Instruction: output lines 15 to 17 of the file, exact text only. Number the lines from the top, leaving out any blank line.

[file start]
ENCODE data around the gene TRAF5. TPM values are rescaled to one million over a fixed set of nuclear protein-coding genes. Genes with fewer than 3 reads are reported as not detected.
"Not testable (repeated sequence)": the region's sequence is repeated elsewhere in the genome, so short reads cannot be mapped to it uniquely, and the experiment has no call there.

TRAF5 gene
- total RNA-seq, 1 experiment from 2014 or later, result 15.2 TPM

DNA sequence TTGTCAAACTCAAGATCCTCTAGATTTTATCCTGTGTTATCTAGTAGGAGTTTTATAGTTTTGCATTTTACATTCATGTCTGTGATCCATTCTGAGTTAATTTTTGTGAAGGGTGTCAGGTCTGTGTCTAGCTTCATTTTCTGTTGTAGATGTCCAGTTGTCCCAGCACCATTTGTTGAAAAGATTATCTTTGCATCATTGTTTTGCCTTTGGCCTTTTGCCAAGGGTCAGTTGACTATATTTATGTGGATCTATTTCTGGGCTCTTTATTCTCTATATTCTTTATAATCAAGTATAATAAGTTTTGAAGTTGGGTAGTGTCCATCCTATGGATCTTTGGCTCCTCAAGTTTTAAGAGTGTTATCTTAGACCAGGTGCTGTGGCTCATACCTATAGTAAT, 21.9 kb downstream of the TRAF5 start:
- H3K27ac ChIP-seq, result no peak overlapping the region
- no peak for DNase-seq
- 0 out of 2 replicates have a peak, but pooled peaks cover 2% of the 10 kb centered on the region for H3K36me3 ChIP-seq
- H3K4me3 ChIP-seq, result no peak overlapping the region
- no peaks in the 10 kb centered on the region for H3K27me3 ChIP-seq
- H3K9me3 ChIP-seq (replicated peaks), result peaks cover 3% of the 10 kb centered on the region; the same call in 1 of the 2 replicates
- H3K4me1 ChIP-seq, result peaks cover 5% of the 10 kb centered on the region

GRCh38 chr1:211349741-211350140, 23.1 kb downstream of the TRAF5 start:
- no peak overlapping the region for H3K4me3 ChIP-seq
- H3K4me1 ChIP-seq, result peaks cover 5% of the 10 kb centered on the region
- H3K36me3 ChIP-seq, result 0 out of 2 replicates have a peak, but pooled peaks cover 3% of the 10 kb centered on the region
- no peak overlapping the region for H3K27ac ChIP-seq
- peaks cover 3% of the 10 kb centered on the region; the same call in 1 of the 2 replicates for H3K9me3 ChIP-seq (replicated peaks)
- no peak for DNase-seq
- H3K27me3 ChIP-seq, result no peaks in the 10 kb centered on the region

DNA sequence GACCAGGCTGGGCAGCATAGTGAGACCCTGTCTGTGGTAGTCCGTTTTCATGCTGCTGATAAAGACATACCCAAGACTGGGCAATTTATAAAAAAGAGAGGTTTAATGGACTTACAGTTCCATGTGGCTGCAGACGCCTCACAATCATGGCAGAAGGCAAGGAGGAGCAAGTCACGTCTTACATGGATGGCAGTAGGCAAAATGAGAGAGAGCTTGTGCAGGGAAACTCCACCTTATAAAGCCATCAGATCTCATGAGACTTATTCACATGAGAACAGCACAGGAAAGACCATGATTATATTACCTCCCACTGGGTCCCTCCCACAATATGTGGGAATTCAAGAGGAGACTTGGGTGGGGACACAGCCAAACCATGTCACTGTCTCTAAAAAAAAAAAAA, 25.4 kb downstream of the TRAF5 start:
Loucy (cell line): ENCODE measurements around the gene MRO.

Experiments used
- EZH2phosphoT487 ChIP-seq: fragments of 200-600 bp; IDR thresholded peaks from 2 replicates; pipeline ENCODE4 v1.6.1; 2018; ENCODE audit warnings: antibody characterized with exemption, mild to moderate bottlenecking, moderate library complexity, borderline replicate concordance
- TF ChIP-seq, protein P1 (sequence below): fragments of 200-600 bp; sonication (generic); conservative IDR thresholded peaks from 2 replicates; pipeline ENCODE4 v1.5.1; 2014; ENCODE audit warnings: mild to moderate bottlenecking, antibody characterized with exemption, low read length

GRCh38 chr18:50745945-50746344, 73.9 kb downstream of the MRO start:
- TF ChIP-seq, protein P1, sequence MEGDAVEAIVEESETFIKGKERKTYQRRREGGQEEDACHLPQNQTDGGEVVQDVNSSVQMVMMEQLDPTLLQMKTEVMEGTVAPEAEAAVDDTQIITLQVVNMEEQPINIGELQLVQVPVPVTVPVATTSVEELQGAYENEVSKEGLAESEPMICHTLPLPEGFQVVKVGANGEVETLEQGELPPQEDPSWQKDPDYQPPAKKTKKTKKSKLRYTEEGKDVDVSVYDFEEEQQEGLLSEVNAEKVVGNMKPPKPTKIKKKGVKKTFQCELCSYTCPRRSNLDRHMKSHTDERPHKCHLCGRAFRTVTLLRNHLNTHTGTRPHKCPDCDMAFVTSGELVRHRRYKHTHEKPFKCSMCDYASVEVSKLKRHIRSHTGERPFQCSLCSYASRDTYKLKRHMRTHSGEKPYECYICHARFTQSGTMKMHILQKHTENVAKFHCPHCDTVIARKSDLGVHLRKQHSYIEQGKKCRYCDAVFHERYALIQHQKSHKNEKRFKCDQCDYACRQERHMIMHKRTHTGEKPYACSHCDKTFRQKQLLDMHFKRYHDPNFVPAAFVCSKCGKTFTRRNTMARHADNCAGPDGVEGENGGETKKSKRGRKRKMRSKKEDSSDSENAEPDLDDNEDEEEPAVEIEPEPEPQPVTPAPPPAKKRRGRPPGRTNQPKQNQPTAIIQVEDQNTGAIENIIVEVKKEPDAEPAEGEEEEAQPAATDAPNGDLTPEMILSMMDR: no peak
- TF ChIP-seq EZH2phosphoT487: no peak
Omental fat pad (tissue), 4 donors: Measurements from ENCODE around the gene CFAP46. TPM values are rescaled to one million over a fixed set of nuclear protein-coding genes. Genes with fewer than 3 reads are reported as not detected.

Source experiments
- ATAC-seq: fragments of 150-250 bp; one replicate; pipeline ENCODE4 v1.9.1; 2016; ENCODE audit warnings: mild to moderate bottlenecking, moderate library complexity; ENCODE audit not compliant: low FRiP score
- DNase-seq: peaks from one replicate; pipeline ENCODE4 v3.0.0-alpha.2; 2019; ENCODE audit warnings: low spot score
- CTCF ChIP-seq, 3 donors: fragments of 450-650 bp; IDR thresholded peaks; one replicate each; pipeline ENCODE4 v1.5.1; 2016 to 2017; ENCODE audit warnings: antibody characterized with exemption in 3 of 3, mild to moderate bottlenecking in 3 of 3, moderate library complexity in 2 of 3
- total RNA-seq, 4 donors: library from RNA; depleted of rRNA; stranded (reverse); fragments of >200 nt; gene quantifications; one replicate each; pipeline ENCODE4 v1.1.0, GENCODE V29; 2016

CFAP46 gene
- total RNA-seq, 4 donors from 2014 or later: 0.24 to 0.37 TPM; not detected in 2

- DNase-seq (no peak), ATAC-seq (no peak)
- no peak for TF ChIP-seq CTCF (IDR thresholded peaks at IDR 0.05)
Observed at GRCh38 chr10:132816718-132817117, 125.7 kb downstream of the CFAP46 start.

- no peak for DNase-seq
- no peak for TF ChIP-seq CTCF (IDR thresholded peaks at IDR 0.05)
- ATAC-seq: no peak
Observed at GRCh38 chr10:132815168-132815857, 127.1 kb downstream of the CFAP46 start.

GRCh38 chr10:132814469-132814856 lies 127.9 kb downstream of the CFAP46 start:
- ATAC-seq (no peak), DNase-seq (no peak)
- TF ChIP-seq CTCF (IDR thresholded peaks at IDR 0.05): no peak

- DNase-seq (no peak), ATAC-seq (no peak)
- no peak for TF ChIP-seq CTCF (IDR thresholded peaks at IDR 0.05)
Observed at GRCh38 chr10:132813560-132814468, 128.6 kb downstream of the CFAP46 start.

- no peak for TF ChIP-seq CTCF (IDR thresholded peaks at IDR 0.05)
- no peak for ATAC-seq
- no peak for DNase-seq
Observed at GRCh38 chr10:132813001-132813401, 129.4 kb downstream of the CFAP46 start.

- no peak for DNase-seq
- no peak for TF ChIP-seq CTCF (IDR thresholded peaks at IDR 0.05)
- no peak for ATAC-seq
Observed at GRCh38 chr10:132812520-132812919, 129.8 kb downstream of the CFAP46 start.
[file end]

- H3K4me1 ChIP-seq, result peaks cover 5% of the 10 kb centered on the region
- H3K36me3 ChIP-seq, result 0 out of 2 replicates have a peak, but pooled peaks cover 3% of the 10 kb centered on the region
- no peak overlapping the region for H3K27ac ChIP-seq